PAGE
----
The teenage years can be exciting for girls, as they develop into young women and anticipate their future. For some, however, this developmental stage may be tempered by increased risks for teen pregnancy, school failure, and some health problems. African American Girls: Reframing Perceptions and Changing Experiences explores not only the challenges and stressors confronting this unique population, but also the strengths and resiliencies used to meet them. Examining prevailing trends while avoiding simplistic generalizations, the book is both descriptive (e.g., explaining similarities and differences with girls of other ethnicities and African-American boys in critical areas) and useful (e.g., providing concrete guidelines for professionals working to support prosocial development and prevent risky behaviors).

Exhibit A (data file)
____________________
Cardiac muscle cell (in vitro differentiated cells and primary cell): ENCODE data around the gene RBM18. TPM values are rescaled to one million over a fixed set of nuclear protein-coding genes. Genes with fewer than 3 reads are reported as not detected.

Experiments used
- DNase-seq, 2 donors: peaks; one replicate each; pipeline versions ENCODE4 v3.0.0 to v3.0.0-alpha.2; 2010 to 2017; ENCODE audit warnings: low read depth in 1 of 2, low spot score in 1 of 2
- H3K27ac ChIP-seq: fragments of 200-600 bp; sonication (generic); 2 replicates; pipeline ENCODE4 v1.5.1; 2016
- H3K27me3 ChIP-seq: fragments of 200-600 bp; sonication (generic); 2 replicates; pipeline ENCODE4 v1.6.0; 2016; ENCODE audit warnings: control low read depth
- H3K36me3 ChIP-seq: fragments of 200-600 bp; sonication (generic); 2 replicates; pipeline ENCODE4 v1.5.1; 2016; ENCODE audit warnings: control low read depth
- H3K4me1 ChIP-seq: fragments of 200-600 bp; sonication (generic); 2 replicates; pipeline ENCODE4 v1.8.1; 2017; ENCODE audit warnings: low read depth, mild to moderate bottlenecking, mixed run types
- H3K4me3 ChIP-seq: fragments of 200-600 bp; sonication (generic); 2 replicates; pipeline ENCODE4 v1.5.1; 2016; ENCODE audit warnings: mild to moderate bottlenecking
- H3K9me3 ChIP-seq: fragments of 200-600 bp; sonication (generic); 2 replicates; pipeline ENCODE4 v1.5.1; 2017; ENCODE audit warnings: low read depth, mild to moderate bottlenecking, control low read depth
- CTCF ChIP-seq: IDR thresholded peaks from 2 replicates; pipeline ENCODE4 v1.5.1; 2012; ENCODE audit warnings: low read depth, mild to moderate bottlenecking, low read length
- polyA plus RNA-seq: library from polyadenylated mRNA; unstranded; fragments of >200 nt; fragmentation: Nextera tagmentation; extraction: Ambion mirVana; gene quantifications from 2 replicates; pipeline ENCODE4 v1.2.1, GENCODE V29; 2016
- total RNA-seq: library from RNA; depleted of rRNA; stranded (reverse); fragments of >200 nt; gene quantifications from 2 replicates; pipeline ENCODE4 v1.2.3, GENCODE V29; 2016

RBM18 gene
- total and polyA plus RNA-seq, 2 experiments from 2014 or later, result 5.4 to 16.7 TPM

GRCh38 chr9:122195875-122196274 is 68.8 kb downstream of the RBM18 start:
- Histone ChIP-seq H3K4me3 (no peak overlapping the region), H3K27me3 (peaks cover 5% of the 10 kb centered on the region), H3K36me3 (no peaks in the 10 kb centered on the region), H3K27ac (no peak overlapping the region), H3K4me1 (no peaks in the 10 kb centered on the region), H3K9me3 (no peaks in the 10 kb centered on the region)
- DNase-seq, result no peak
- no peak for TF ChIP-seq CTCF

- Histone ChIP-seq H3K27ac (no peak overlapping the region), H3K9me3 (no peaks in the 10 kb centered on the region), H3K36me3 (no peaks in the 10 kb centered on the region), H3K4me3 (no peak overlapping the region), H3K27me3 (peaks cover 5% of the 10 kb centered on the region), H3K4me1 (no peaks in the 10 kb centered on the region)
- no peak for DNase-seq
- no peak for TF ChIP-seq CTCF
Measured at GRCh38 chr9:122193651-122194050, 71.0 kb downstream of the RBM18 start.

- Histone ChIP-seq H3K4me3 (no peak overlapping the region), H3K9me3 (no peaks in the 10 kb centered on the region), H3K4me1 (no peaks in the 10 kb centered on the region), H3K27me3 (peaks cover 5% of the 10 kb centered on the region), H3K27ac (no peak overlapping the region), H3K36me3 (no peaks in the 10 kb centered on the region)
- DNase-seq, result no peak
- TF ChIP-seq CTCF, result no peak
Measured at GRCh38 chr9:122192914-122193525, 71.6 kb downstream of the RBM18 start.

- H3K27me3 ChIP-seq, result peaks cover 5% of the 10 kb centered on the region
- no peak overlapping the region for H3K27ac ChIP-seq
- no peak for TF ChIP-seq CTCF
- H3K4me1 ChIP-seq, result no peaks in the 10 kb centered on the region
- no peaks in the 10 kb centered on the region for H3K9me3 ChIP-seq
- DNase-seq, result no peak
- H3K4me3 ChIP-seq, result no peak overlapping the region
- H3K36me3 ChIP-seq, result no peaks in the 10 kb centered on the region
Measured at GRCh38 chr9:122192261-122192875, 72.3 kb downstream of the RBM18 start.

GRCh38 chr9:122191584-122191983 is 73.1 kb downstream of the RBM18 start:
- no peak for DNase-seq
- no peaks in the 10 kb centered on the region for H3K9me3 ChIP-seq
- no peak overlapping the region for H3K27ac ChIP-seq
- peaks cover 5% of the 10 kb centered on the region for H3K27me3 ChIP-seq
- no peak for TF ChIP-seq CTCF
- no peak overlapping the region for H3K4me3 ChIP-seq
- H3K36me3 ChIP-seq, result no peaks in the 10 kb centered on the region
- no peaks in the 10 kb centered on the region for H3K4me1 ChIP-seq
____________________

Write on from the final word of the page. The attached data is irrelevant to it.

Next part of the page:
This unique volume: addresses salient issues of self and identity, examines crucial domains, such as relationships, achievements and expectations, and issues that have a major impact on health and well-being, offers practical recommendations and resources for working with African-American girls during the period when life experiences and decisions are most likely to affect adult outcomes, discusses the lives of girls from diverse families, communities, and circumstances, explores the influences of family, peers, community, and cultural traditions, features sample activities for promoting positive development and includes quotations reflecting the perspectives of the girls in their own words. African American Girls is an essential resource for a wide range of professionals, including clinical, child, and school psychologists, counselors, therapists, and social workers. Whether one's specialty is prevention, intervention, education, or research, this book is a must-have volume.